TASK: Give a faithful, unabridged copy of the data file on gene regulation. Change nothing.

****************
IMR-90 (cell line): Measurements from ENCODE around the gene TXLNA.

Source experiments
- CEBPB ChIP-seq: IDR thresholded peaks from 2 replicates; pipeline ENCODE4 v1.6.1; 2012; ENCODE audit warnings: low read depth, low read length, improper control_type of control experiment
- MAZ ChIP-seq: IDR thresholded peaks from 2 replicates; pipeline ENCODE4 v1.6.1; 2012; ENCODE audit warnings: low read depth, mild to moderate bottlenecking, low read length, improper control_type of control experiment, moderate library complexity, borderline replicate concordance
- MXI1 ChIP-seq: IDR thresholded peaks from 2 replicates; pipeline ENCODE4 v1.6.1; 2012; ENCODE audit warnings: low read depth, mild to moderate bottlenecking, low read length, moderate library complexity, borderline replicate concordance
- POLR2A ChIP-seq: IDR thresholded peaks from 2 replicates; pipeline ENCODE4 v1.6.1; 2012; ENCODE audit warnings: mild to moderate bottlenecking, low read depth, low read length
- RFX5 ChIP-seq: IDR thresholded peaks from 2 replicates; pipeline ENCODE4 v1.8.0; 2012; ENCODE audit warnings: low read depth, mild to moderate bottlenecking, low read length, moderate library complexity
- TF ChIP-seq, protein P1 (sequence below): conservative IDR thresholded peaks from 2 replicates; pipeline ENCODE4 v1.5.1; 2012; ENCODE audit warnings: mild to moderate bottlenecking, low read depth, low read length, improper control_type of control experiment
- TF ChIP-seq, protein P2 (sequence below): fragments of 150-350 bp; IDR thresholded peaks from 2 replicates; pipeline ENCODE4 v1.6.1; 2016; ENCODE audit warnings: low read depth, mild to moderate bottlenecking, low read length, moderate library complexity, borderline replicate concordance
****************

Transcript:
IMR-90 (cell line): Measurements from ENCODE around the gene TXLNA.

Source experiments
- CEBPB ChIP-seq: IDR thresholded peaks from 2 replicates; pipeline ENCODE4 v1.6.1; 2012; ENCODE audit warnings: low read depth, low read length, improper control_type of control experiment
- MAZ ChIP-seq: IDR thresholded peaks from 2 replicates; pipeline ENCODE4 v1.6.1; 2012; ENCODE audit warnings: low read depth, mild to moderate bottlenecking, low read length, improper control_type of control experiment, moderate library complexity, borderline replicate concordance
- MXI1 ChIP-seq: IDR thresholded peaks from 2 replicates; pipeline ENCODE4 v1.6.1; 2012; ENCODE audit warnings: low read depth, mild to moderate bottlenecking, low read length, moderate library complexity, borderline replicate concordance
- POLR2A ChIP-seq: IDR thresholded peaks from 2 replicates; pipeline ENCODE4 v1.6.1; 2012; ENCODE audit warnings: mild to moderate bottlenecking, low read depth, low read length
- RFX5 ChIP-seq: IDR thresholded peaks from 2 replicates; pipeline ENCODE4 v1.8.0; 2012; ENCODE audit warnings: low read depth, mild to moderate bottlenecking, low read length, moderate library complexity
- TF ChIP-seq, protein P1 (sequence below): conservative IDR thresholded peaks from 2 replicates; pipeline ENCODE4 v1.5.1; 2012; ENCODE audit warnings: mild to moderate bottlenecking, low read depth, low read length, improper control_type of control experiment
- TF ChIP-seq, protein P2 (sequence below): fragments of 150-350 bp; IDR thresholded peaks from 2 replicates; pipeline ENCODE4 v1.6.1; 2016; ENCODE audit warnings: low read depth, mild to moderate bottlenecking, low read length, moderate library complexity, borderline replicate concordance